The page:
The government plans to abolish ‘check off’, the outdated practice of state-run union subscription payments, in the public sector.
- outdated practice of state-run union subscription payments to be ended, removing the taxpayer-funded administrative burden on employers
- union subscriptions can be paid by direct debit, modernising the relationship with trade unions and giving public sector workers greater consumer protection
- removal of ‘check off’ in the public sector to be included in the Trade Union Bill, as part of curtailing public cost of ‘facility time’ subsidies
The government has today announced its intention to abolish the practice of ‘check off’ across all public sector organisations, modernising the relationship between employees and trade unions.
Currently – under the check off process – many public sector workers who are union members have their subscriptions taken directly from their salary, administered by their employer. This was a practice introduced at a time when many people didn’t have bank accounts, and before direct debits or digital payments existed as a convenient and secure way for people to transfer money.
The removal of check off will modernise the relationship between employees and their trade unions, while removing the burden of administration from the employer. The move also gives the employee greater control over their subscription, allowing them to set up their own direct debit with their chosen trade union, and giving them greater consumer protection under the Direct Debit Guarantee.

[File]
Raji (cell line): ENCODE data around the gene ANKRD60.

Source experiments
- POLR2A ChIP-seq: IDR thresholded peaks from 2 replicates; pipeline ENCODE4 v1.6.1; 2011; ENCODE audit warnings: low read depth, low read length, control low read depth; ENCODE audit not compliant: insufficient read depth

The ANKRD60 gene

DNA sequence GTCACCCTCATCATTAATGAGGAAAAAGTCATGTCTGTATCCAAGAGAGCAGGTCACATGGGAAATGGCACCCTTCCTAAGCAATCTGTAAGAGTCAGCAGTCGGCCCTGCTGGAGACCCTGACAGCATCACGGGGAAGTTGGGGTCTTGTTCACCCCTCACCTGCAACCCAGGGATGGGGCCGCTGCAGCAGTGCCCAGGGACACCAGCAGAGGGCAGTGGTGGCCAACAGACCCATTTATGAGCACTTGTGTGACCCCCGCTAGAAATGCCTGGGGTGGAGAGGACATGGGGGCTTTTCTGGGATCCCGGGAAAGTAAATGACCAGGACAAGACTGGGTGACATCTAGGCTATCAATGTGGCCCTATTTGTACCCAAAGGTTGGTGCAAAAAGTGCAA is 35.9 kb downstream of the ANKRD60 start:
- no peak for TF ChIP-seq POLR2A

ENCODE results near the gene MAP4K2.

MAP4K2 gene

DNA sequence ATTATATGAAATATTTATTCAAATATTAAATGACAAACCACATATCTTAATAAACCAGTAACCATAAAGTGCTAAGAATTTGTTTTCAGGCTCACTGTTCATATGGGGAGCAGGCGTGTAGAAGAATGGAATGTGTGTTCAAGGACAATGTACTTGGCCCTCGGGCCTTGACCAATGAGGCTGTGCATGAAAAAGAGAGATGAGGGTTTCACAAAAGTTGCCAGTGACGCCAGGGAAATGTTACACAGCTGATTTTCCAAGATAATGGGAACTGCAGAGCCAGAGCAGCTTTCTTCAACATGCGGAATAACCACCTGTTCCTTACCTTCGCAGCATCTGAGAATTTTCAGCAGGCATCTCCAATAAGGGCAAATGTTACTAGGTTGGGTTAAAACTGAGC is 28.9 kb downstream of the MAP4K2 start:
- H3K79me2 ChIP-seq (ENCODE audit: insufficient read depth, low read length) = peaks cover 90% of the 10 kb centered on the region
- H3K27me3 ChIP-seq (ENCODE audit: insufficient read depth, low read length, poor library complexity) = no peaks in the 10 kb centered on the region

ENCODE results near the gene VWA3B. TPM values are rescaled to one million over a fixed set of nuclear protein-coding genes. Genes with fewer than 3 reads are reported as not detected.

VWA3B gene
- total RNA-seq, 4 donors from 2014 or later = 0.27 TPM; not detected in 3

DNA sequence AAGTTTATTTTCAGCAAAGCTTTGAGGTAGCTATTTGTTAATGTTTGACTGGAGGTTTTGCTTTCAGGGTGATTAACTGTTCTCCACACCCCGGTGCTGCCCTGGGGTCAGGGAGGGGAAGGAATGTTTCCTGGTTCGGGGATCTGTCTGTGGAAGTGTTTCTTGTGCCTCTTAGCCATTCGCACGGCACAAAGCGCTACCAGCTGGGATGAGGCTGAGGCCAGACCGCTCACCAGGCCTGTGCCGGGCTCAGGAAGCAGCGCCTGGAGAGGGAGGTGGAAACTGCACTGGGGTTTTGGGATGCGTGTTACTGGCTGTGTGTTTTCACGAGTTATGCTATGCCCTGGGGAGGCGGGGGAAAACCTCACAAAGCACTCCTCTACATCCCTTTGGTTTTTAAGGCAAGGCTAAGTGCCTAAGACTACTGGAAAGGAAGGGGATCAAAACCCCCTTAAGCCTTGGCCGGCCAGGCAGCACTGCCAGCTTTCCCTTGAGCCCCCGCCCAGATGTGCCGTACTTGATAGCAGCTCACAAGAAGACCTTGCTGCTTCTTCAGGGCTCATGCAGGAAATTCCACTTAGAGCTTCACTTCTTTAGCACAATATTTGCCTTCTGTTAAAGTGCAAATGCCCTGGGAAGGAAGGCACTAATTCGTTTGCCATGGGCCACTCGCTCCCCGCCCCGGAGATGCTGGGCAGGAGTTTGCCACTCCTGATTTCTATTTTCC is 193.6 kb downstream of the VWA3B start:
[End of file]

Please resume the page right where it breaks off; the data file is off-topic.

Cabinet Office Minister Matt Hancock said:
In the 21st century era of direct debits and digital payments, public resources should not be used to support the collection of trade union subscriptions.
It’s time to get rid of this outdated practice and modernise the relationship between trade unions and their members. By ending check off we are bringing greater transparency to employees – making it easier for them to choose whether or not to pay subscriptions and which union to join.
The government intends to update legislation in the Trade Union Bill to facilitate the policy being adopted across the whole of the public sector. This change is part of the government’s commitment to tackle ‘facility time’ – the taxpayer-funded subsidies given to trade unions.
This announcement follows the successful removal of check off by a number of central government departments including the Home Office, HM Revenue & Customs and Ministry of Defence.